FISH DISEASES: EPISTYLIS PROTOZOA

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FISH DISEASE ARTICLES: HETEROPOLARIA

Here is a very interesting article for all Koi hobbyists and professionals.  Everyone who has ever dealt with Aeromonas (hole in the side disease) should read this article.

Heteropolaria affects the body, fins and gills of the fish.  This disease is often associated with Aeromonas and Pseudomonas.  Epistylis can be the cause for these two, and many other diseases. 

This disease is common in waters containing high organic matter, i.e. ponds and lakes.  It is prevalent during winter months, but outbreaks of red sore disease are more commonly seen in spring and summer months.

Heavy infections of Heteropolaria are characterized by white-gray cottonlike patches on the body surface.  Ulcers may develop, and the fish may roll on their sides and start "flashing" like they have parasites.  Red sore disease is also characterized by scale erosion, lesions on the body surface and bacterial hemorrhagic septicemia.  The infectious diseases are actually caused by the attachment of this protozoan.  See Fig. 1.1 below.

Heteropolaria Heteropolaria uses the fish as substrate for attachment only, and feeds on bacteria and organic debris from the surrounding water.   The attachment of this protozoan imbeds itself in the epidermis of the skin, therefore creating an opening for a secondary bacterial and/or fungal disease to enter (i.e. hemorrhagic septicemia, aeromonas, saprolegnia fungus).  This protozoan may also be a secondary invader of bacterial lesions.  Heteropolaria may also cause severe irritation or suffocation, and the efforts of the fish to remove them may cause bruising or open wounds on the skin (from flashing).

So basically, this protozoan may be the cause of secondary infections in your fish and must be dealt with accordingly.   Water quality is always the key, and infections like this may be prevented by maintaining good water quality.  Heteropolaria may be treated by using Formaldehyde or Forma-Green in the pond.   Metronidazole or Quinine Sulfate may also be used to combat this protozoan infection if you isolate the fish and treat him in a hospital tank.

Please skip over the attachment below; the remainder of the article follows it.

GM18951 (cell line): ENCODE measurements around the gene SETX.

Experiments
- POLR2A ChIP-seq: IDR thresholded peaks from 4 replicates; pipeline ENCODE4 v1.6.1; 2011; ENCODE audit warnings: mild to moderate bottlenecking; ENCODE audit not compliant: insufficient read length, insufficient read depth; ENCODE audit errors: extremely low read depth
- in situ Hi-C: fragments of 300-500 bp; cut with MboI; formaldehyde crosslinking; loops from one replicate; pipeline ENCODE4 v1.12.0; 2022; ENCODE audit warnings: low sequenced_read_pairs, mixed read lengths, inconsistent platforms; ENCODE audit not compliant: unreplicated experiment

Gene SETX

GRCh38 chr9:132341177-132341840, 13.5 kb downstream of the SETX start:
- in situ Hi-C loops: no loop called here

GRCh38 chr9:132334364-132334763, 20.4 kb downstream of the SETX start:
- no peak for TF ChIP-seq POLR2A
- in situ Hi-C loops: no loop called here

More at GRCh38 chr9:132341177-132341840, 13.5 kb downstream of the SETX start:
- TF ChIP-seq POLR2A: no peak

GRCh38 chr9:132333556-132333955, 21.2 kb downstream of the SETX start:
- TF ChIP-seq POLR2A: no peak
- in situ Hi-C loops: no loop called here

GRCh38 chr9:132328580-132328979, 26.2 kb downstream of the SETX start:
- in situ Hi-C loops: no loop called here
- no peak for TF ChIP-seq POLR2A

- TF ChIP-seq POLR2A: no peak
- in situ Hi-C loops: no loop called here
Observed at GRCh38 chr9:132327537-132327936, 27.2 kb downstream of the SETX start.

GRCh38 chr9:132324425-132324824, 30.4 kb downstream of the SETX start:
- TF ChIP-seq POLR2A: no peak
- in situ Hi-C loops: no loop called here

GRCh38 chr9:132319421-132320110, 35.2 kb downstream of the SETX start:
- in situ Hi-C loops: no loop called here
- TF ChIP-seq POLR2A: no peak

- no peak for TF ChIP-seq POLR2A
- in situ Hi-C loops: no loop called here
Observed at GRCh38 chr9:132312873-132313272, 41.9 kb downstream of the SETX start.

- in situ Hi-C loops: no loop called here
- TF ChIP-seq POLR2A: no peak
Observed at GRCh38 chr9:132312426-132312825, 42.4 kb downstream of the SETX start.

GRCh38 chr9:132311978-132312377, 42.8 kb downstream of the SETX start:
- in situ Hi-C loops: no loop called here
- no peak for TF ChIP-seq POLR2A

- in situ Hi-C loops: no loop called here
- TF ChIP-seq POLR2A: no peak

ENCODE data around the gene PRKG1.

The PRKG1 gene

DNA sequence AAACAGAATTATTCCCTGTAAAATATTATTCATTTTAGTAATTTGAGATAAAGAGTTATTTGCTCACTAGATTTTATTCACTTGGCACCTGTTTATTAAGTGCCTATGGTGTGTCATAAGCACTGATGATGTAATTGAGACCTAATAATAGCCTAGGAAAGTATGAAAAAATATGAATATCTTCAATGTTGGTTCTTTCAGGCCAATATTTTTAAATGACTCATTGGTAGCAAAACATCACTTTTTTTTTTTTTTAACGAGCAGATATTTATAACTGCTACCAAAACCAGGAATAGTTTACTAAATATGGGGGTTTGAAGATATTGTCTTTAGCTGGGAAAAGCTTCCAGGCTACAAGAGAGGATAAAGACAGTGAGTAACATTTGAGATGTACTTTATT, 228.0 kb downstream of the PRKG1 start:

If you use a nitrifying bacteria, like our Aqua Gold to maintain your water quality, heteropolaria and many other diseases may be avoided.  Earlier in this article we discussed the fact that heteropolaria is present in waters containing high amounts of organic matter.  Koi ponds contain enough organic matter to create a bacterial, fungal and protozoan "Factory" in most cases when not properly maintained.  This is why many people are "constantly" treating their pond month after month and never have any success with their fish.  The dirtier the pond, the larger breeding ground for disease is developed.  We know that summer months are especially difficult due to algal blooms and soaring temperatures.  Try to have some shade for your pond by planting some non-disciduous trees around it, or using a cover (many types of covers available through your local nursery).   Make sure you use plenty, even double or triple the amount of nitrifying bacteria in your pond during the summer months.  Also use an algal inhibitor like Crystal Blue if you have problem green water.  Also make sure your filtration is in accordance with the load of fish that you have in the pond.  Overfeeding is another cause of undue organic matter.  You don't need to feed your fish 3 times a day.  Once a day is just fine.  Feed enough food so that they can clean it up in about 5 minutes.   More than that is considered over-feeding.

Now, most importantly, we discussed the fact that heteropolaria can cause an opening for a secondary bacterial or fungal infection to happen right?  O.K.  so you have ulcerations on the fish.  I suggest first that you try something like Oxytetracycline Hydrochloride in the feed.  Use 2 teaspoons mixed in approximately 2oz. of water.  Mix well.  Add the medication to a spray bottle and spray it over 1 pound of koi pellets.  Let air dry (not in the sun, oven or with hair dryer), use a fan to expedite the drying process if necessary.  Once the food is completely dry, feed this to the fish once a day, for up to 14 days.  This treatment is for hemorrhagic septicemia which Koi are very susceptible to.  If the Oxytetracycline produces no results, you may have Pseudomonas.  If this is the case, use Neomycin or Kanamycin Sulfate Powder at the same directions and treatment method explained above.  With both diseases, isolate the fish if possible and use Forma-Green in the water to help prevent a secondary fungal infection like Saproglenia from developing.  A temperature bump also speeds up the healing process.  Bump it up to 75-80°F if possible.   We have cured fish with these diseases in two weeks using these methods.

If you do have fish with sores and are not sure which bacteria you are dealing with, it is suggested to use our Koi Fix® product which will kill both Aeromonas and Pseudomonas bacteria

 

Fish Disease Articles


Items that can be used to treat the diseases listed in this article include:

Forma-Green

Koi Fix For Food


For optimum results, use along with the Forma-Green

 

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